By the end of the first year, she was a hardened shell of the girl she once was.  Her heart ached for her family who probably had no idea she was even alive, but she didn't dare contact them, because her pimp said he would kill them all.  She believed him.

Many times he beat her so badly that a doctor had to come in and assess her wounds.  He didn't allow his girls to go to the hospital, and this doctor was on his payroll.  He would allow her visible wounds to heal enough not to bleed on someone’s white leather interior, but that was it.  The doctor would splint her, stitch her, and drug her.

Amber, who was provided a fake identity, had an arrest record a mile long, and was used to be called, “Another body” by law enforcement, which did nothing but make her feel like less and less of a human.

She endured enough beatings over the first few years of her enslavement to learn how to avoid them.  She must always call her pimp 'Daddy', and she must never, ever say no to him, no matter how much she wanted to.  To do so would invoke a beating with a weapon that he made from wire hangers and a metal baseball bat.  Not every girl who worked for him lived to see their 21st birthday.

She tried to escape twice unsuccessfully, and nearly paid with her life the last time, so she vowed never to try again.

Through it all, she says she believed he loved her and wanted him to show it so badly that she would do anything to please him.  Her work was often rewarded with trips to tropical places where she could work less often and enjoy time with him a little more.  She believed that being beaten, raped, and choked was love if it was from him on a trip to the Bahamas.  He would tell her, “I love you so much, you’re going to make me kill you, aren't you?”  She would think, wow, he really loves me a lot if he loves me enough to kill me. 

As she dove into her late 20’s, she became less and less of a commodity.  She was showing her age only slightly, but it was slight enough that she wasn't getting high profile clients any longer.  They wanted young girls, the younger the better.  Because of this, her pimp started putting her on the street more and more.  Less of her clients were in posh hotels and limousines, they were middle aged middle class men and cheap hotels that smelled like sex and cigarette smoke.  The beatings became more and more common over less and less.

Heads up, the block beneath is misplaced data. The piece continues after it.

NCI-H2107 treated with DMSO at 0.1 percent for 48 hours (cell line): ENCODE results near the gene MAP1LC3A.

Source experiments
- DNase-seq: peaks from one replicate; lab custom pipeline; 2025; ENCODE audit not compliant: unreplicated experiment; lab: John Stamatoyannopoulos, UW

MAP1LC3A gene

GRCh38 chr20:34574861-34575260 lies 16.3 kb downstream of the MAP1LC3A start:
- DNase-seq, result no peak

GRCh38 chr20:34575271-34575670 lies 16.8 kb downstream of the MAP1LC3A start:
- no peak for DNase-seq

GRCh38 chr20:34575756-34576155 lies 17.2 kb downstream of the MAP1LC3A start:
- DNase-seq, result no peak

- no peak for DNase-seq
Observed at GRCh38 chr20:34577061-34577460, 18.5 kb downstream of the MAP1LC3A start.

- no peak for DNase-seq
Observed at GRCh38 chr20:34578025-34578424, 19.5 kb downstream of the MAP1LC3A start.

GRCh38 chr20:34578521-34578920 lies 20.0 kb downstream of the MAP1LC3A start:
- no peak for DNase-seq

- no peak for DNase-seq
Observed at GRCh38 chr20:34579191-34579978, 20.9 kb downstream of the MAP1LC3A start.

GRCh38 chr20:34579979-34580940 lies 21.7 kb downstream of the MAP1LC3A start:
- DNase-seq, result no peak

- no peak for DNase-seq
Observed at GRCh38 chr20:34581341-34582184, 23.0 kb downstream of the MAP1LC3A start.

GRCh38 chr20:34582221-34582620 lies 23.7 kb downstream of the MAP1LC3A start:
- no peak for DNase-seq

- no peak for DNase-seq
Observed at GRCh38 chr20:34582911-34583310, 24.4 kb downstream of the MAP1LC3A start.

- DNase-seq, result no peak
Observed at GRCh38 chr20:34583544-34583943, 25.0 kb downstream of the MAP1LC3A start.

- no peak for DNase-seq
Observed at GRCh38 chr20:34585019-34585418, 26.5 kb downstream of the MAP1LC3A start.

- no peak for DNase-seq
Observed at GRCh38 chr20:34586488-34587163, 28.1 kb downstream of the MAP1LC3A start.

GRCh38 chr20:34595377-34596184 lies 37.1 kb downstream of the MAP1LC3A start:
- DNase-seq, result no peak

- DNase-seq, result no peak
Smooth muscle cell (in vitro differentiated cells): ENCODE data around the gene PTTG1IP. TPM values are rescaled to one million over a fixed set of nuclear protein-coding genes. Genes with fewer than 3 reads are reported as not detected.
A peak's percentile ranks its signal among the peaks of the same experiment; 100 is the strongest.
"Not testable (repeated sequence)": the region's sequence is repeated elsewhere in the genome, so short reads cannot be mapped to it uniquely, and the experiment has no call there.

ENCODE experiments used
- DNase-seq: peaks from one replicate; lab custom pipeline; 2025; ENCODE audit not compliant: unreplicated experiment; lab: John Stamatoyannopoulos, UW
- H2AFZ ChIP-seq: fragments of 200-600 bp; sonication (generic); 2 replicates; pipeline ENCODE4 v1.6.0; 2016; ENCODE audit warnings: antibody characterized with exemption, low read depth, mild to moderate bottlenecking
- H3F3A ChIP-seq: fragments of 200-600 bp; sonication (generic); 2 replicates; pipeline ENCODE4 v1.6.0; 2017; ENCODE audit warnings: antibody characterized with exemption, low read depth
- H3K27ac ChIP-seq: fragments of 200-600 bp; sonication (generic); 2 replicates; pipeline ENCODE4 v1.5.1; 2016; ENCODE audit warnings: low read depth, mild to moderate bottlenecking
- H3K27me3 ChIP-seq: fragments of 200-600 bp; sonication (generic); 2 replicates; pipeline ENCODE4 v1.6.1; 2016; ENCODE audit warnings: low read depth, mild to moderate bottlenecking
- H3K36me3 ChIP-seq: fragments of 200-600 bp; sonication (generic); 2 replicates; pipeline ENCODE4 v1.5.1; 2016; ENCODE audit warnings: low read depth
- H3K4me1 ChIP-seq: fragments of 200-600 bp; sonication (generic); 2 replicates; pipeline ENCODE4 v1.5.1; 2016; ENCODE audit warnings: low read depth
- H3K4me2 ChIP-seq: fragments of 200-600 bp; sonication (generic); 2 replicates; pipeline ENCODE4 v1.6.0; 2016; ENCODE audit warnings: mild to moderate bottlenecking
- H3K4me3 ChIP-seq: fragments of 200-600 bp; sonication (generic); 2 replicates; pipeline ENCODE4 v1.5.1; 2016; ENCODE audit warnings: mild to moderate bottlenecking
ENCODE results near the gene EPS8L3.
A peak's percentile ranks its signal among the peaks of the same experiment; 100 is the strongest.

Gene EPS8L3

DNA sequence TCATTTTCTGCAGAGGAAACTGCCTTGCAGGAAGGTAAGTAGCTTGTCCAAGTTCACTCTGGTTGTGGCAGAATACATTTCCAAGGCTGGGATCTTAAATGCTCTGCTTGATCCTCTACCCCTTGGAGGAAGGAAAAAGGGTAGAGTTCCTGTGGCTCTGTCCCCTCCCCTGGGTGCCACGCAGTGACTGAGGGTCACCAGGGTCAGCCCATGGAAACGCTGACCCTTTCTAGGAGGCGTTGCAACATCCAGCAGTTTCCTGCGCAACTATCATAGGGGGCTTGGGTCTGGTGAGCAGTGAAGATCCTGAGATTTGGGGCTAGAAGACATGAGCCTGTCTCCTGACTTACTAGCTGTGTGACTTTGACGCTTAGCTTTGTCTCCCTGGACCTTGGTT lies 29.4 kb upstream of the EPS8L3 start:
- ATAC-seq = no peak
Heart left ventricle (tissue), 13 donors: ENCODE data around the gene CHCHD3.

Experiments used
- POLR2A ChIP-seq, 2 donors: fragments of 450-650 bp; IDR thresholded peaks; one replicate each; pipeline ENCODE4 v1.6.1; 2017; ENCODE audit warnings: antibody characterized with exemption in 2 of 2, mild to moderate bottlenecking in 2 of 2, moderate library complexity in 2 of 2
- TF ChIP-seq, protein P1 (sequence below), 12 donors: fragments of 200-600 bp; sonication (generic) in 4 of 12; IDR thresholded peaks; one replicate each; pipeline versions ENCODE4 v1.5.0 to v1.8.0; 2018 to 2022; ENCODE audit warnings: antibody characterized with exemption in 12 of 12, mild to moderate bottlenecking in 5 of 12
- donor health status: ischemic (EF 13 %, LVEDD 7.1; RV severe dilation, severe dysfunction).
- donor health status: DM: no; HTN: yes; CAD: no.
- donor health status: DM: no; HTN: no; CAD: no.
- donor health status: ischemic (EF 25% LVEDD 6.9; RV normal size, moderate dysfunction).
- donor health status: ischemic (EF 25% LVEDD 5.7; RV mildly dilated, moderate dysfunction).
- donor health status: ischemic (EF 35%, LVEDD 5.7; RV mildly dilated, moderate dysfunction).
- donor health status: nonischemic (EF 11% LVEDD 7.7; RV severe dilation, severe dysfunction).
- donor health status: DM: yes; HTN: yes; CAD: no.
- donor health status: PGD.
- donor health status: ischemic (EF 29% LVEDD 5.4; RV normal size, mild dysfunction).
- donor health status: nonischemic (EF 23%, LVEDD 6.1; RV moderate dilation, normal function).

One day, he found something she had written about sending her family some money and letting them know she was alive.  The beating that ensued from that left her bleeding, scarred, stitched, bandaged, stapled, and casted.  She couldn't get out of bed for weeks, and she knew that he was going to kill her.
It took months of planning, but she got away from her pimp and moved to a different state.  She still sold herself for money because she didn't know any other way to earn a living, and eventually was picked up by the police, who instead of treating her like a criminal put her in a rehabilitation program where she currently works to help other women.

For fear of her pimp finding her, she has asked that her name, location, and personal details not be used, because he is still out there and she fears he is looking for her.  He has deep pockets and a team of lawyers that has gotten him out of every single charge, and his clientele are high profile. 
For now, Amber has reunited with her family and learned that she was a slave.  It took years for her to love herself.

This is just a piece of the pie when looking at the human condition in the United States.  Amber was much older than most girls who are groomed into the life before the age of 14, but her distinguished features made her as precious as diamonds.  I don't need a writing contest to tell her story, and twelve thousand dollars wouldn't even scratch the surface of need in the United States alone.  The things that make a difference in the human condition are beating hearts and caring souls.

Today, even though none of you will know her true identity, we celebrate her actions.  Amber receives Wonder Woman Wednesday this week.  She spent over a decade in hell and has chosen to help other women see the light shining from within her and push back the darkness.   It gives me a new outlook on doing hard things to build strong women.  

If you or someone you know has a story, this is a safe place.  Your details don’t have to be revealed, just your journey and how it has shaped you into a Wonder Woman.  Together we can make a difference.  One more person given the gift of awareness is one more ripple of light in the dark.